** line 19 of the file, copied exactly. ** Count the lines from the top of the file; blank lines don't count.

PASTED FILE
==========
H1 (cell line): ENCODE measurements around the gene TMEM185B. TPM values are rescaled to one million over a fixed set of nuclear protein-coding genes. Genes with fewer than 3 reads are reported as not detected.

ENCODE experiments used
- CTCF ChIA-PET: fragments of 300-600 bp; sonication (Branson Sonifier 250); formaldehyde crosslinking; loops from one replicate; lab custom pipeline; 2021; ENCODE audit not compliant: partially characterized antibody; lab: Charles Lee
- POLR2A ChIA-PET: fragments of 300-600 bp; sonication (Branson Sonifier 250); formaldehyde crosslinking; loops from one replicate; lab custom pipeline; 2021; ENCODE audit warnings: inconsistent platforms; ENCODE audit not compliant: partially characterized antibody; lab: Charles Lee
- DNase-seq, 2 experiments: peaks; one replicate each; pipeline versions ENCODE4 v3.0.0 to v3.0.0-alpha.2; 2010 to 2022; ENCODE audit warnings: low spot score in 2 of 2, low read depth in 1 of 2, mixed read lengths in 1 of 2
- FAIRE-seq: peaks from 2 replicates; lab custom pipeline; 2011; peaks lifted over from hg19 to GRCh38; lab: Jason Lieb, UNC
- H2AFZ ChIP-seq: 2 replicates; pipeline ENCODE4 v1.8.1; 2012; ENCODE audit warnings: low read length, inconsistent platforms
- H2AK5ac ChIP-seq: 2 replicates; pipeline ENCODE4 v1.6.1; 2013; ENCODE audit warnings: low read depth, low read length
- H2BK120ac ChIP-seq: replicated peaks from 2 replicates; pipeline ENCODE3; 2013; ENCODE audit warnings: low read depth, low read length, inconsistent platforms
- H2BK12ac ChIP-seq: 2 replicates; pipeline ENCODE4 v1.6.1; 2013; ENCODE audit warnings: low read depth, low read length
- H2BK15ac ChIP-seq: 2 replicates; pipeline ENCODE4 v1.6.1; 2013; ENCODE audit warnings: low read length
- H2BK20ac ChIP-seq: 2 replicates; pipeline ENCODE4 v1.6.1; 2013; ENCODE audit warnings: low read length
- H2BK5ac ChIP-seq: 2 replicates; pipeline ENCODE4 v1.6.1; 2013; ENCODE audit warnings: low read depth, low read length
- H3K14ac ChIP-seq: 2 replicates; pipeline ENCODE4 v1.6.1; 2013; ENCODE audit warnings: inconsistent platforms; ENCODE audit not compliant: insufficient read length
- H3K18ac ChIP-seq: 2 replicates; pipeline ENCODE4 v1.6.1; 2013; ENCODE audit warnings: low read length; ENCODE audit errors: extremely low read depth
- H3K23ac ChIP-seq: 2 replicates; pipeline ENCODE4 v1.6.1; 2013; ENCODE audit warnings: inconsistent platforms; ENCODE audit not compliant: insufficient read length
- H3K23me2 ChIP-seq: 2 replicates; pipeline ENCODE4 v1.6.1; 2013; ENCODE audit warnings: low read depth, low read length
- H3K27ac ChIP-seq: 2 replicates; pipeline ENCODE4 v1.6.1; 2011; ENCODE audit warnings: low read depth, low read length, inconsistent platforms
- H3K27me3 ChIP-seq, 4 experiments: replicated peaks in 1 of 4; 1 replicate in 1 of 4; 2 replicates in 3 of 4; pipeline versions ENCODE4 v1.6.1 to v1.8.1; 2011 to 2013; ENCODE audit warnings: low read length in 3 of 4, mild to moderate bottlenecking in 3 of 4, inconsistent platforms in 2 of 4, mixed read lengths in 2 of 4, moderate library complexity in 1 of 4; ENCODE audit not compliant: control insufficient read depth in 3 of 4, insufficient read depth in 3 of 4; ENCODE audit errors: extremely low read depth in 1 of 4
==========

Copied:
- H3K27me3 ChIP-seq, 4 experiments: replicated peaks in 1 of 4; 1 replicate in 1 of 4; 2 replicates in 3 of 4; pipeline versions ENCODE4 v1.6.1 to v1.8.1; 2011 to 2013; ENCODE audit warnings: low read length in 3 of 4, mild to moderate bottlenecking in 3 of 4, inconsistent platforms in 2 of 4, mixed read lengths in 2 of 4, moderate library complexity in 1 of 4; ENCODE audit not compliant: control insufficient read depth in 3 of 4, insufficient read depth in 3 of 4; ENCODE audit errors: extremely low read depth in 1 of 4